Our own dear native home,
Whose sturdy sons to guard her rights
Have crossed the ocean’s foam.

Once more – a health to India’s hosts,
Though all of a different creed,
Are willing to show that British they are
in times of Britain’s need.

And so our mighty Empire,
In Britain, three in one,
Four square throughout the outer world
Will last till time is done.

– Eureka

Toronto, Christmas Day, 1914

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Fair Sex Verses – A Sisterhood of Suffering and Service: Women and Girls of Canada and Newfoundland during the First World War

Glassford, Sarah and Shaw, Amy (editors)
“A Sisterhood Of Suffering And Service: Women and Girls of Canada and Newfoundland during the First World War”
Vancouver, British Columbia: UBC Press, 2012 x, 346 pages ISBN: 978 – 0 – 7748 – 2256 – 5

Besides direct quotes and some references to war time generated verses this modern collection of history essays has two excellent studies of Canadian war poetry, viz.:

Part 4: Creative Responses
Chapter 10 Hallett, Vicki S. “Verses in the Darkness: A Newfoundland Poet Responds to the First World War” pp. 245 – 269
Hallett discusses both war-time and post-war produced Newfoundland outport Phebe Florence Miller’s (1889 – 1979) verses in detailed context. Her essay is a fine example of modern scholarship placing verses into the cultural milieu in which they were generated. And of course one of her better known war-time verses was called “The Knitting Mariana (with apologies to Tennyson)” extracts of which are given at page 248 of her essay. Naturally with my foot fetish I noticed that one! This poem first appeared in “The Distaff” whose first issue also appeared in 1916 (for the entire issue see: “The Distaff: In Aid of Red Cross Branch Newfoundland W.P.A.”
[ Women’s Patriotic Association ] St. John’s, Newfoundland, 1916 Covers, 9 pages of advertisements plus 20 text pages. For the full text of Miller’s “The Knitting Mariana” see: http://collections.mun.ca/cdm/fullbrowser/collection/cns_period/id/2816/rv/compoundobject/cpd/2848/rec/1
and
Chapter 11 Kennedy, Lynn “‘Twas You, Mother, Made Me a Man”: The Motherhood Motif in the Poetry of the First World War.” pp. 270 – 292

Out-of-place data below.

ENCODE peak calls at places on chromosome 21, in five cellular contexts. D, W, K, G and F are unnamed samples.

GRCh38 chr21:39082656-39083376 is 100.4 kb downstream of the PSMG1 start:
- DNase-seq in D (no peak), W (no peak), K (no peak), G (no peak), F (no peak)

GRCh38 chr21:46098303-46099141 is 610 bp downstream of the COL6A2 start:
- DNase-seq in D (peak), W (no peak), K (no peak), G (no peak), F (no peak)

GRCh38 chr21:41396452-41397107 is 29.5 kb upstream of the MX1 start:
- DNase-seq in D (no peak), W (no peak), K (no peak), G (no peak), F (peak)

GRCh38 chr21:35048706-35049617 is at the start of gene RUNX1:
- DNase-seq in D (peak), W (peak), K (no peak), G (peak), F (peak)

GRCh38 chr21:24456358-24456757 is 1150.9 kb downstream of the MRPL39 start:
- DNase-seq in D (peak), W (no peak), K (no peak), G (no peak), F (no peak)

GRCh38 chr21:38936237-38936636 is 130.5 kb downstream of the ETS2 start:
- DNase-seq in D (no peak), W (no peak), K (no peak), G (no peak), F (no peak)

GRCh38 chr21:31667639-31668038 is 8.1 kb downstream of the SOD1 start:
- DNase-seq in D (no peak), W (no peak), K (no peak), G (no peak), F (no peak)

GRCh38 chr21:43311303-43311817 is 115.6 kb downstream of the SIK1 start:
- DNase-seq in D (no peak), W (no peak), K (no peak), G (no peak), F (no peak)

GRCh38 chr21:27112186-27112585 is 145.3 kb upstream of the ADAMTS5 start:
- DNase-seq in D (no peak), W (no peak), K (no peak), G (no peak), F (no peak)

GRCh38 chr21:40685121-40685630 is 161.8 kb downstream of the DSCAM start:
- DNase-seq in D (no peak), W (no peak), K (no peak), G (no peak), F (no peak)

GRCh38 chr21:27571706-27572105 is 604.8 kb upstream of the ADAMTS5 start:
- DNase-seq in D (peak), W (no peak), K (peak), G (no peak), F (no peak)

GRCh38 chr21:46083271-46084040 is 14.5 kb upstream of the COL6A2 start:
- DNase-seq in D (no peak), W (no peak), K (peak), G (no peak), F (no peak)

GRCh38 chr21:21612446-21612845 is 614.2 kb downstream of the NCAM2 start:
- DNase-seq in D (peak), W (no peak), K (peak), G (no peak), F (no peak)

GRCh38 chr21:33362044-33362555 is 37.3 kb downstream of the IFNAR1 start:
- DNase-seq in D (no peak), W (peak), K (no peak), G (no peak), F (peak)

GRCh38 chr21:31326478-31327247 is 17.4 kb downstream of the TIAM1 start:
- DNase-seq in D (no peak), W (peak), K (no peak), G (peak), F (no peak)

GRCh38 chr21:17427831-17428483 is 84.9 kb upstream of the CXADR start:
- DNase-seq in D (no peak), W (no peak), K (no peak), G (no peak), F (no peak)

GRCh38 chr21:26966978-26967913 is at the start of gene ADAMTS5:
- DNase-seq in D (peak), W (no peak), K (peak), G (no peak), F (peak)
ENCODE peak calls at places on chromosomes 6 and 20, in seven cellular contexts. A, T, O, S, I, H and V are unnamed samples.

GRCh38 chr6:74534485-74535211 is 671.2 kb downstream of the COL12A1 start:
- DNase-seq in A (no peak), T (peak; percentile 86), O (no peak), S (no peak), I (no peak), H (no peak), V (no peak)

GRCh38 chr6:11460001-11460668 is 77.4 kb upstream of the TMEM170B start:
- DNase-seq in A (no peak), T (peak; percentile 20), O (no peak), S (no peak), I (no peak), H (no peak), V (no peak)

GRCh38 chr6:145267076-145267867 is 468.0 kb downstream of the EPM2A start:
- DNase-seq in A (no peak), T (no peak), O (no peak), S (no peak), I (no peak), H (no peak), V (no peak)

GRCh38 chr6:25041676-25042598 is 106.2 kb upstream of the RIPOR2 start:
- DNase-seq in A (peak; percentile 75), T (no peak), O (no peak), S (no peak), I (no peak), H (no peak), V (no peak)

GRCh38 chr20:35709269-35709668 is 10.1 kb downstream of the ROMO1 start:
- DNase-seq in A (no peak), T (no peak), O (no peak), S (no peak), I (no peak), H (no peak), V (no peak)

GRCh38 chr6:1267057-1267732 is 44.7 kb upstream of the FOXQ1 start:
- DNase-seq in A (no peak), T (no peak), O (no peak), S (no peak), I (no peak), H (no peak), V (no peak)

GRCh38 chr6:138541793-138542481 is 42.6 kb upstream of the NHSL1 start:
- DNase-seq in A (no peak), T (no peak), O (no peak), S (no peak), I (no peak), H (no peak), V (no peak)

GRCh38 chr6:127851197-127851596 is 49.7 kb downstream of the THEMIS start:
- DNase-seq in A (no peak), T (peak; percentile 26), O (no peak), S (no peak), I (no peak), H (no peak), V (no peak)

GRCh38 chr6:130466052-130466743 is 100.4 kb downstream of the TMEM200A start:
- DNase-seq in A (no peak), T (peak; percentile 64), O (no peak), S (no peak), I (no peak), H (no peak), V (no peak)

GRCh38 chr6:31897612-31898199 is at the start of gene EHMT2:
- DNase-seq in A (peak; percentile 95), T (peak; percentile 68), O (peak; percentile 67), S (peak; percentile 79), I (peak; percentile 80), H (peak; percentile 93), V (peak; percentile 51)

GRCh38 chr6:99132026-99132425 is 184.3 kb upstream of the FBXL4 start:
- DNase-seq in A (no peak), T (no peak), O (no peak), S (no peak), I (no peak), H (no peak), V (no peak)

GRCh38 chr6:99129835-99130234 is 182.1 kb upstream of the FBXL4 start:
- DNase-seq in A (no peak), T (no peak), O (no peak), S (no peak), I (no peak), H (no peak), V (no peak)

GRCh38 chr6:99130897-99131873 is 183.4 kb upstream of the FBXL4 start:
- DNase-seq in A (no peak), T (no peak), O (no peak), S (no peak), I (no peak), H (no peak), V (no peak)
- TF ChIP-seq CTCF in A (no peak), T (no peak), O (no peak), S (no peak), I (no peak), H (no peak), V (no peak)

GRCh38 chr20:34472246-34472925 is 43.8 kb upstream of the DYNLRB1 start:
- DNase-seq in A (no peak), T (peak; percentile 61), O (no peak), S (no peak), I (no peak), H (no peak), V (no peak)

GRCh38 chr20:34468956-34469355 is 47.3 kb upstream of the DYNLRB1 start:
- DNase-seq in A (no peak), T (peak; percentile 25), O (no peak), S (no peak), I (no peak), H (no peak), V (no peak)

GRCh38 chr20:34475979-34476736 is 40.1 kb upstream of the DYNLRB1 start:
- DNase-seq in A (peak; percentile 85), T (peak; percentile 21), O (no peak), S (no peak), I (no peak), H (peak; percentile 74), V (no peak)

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The Veteran by Robert James Campbell Stead 1880 1959

Whilst engaged in researching the history of “shellshock” in the CEF and beyond the war years as well as World War I disabled veterans I came across Robert James Campbell Stead’s poem “The Veteran” published in his 1917 book of poems “Kitchener and Other Poems” Toronto, Ontario: The Musson Book Co. Limited xiv, October, 1917 xiv, October 1917 161 pages
https://archive.org/details/kitchenerotherpo00steauoft
Readjustment difficulties of returned soldiers to civil society especially when the conflict ended but also during the war are focused on the state’s responsibilities towards these now privileged men with entitled state and local community assistance and a clearly implied forewarning to both the state and local community to not forget these men’s earned privileges.

“The Veteran” pp. 23 – 24

You shouted for your heroes when they marched away
to war,
And your eyes were wet for those they left behind;
You were loud in declamations on the Cause they
battled for,
And to any imperfection you were blind;
They sprang from field and counter and from every
kind of trade;
You were proud of them in khaki when the blaring
bugles brayed;
You were half apologetic for the fact that you had
stayed
While the flag of Britain beckoned in the wind.

You read the glowing tributes to their valor at the
front
As they battered on the very gates of hell;
You could close your eyes and see them as they bore
the battle’s brunt,
And you wished that you had played your part as
well;
You could see their bloody bay’nets in the pyrotechnic
flare —
You could hear the crash of battle — you could hear
them shout and swear
As they swept the reeking trenches — God, you wished
that you were there —
And you’d count it greater glory if you fell!

Now their fighting days are finished and some are
coming back,
But they don’t fit in as easy as of yore;
They have learned to shoot and parry, they can meet
and beat attack,
But they cannot do the things they did before;
They could hold the broken trenches in the high ex-
plosive rain,
They didn’t mind the danger – they didn’t mind the
pain —
They were in it for the finish – now they’re coming
back again,
And they’re hoping for a welcome at the door.

There are those who didn’t muster when they heard
the bugles play,
Though they claimed to feel the patriotic flame,
They couldn’t leave their business, and it’s not for us
to say
That they didn’t do their part to play the game;
But the soldier is returning, minus eye, or lung, or
limb;
He is back from war’s abysses, though he tottered on
the brim;
He saved his blooming country; will his country now
save him,

Or will it drown its glory in its shame?”